Loud is fine. I like it louder than my wife, who is always worried about the neighbors. But sometimes, when people are cranking their headphones up, I think they're just repeating a behavior learned by using mediocre equipment. When things are "just right," you don't need to compensate with more, more, more.
If you pump up the volume on a mediocre system, then it doesn't technically sound better. People perceive it to be better. The question is, why do they perceive better sound quality. And that is for a completely biological reason.
post #19 of 22
Real life music volume is often deafening, I think that's why I often itch to raise the volume on my higher fidelity gear while I never raise the volume on my mp3 player.
post #20 of 22
Quote:
Originally Posted by The-One View Post
There's something else as well. When I turn the music up loud on my speaker and subwoofer system, the soundstage seems to improve. It's kind of like a wall of sound, completely enveloping you and blocking out everything else. It just sounds and feels more immersive.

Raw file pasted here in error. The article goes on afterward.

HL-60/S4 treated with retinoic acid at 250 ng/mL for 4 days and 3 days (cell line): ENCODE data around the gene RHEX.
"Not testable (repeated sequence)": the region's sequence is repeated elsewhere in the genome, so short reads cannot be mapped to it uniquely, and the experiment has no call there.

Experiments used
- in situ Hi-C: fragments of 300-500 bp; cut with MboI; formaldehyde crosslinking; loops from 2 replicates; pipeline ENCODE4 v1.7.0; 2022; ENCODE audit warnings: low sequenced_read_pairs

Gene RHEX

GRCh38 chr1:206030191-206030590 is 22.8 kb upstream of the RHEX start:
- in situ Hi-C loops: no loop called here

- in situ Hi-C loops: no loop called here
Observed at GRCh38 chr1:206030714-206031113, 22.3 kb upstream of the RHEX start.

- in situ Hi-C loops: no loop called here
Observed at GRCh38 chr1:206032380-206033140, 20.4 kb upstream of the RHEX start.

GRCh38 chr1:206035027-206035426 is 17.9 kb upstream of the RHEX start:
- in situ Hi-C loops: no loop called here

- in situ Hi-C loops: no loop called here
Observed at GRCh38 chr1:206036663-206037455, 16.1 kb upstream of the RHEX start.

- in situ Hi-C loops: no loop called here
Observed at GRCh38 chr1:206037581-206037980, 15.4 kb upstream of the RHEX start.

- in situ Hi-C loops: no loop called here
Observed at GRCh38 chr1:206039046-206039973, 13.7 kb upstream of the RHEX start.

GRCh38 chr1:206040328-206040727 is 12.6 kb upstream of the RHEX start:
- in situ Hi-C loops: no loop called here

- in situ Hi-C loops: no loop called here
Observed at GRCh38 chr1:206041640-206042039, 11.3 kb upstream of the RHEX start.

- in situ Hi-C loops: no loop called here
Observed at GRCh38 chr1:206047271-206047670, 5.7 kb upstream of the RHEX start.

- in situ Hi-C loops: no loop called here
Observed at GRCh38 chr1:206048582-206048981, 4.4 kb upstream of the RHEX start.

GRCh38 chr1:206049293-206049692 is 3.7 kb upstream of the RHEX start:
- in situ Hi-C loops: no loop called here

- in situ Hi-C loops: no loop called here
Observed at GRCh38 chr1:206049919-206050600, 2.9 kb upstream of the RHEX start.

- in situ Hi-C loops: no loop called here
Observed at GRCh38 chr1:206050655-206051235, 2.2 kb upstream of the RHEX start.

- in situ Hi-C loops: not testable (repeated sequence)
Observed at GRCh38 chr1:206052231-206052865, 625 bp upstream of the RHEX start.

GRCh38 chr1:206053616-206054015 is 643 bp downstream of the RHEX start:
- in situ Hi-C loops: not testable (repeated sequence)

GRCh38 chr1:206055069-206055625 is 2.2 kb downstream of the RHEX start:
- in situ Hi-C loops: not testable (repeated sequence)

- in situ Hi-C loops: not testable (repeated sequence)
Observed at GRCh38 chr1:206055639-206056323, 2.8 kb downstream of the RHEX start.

However, I am nearly never tempted to turn up my custom iems very loud. Make of that what you will.
That's because integrated/powered speaker systems are made to be played louder. Sound systems have ideal ranges. For instance on my set-up with my A900s with my favorite dance track I'll have my volume knob at about 25%. But with my HD25s, since they have more bass, I can turn them up to like 30% and they sound better because of the sound stage. But with my favorite ambient track, my A900s sound a little better at 27%.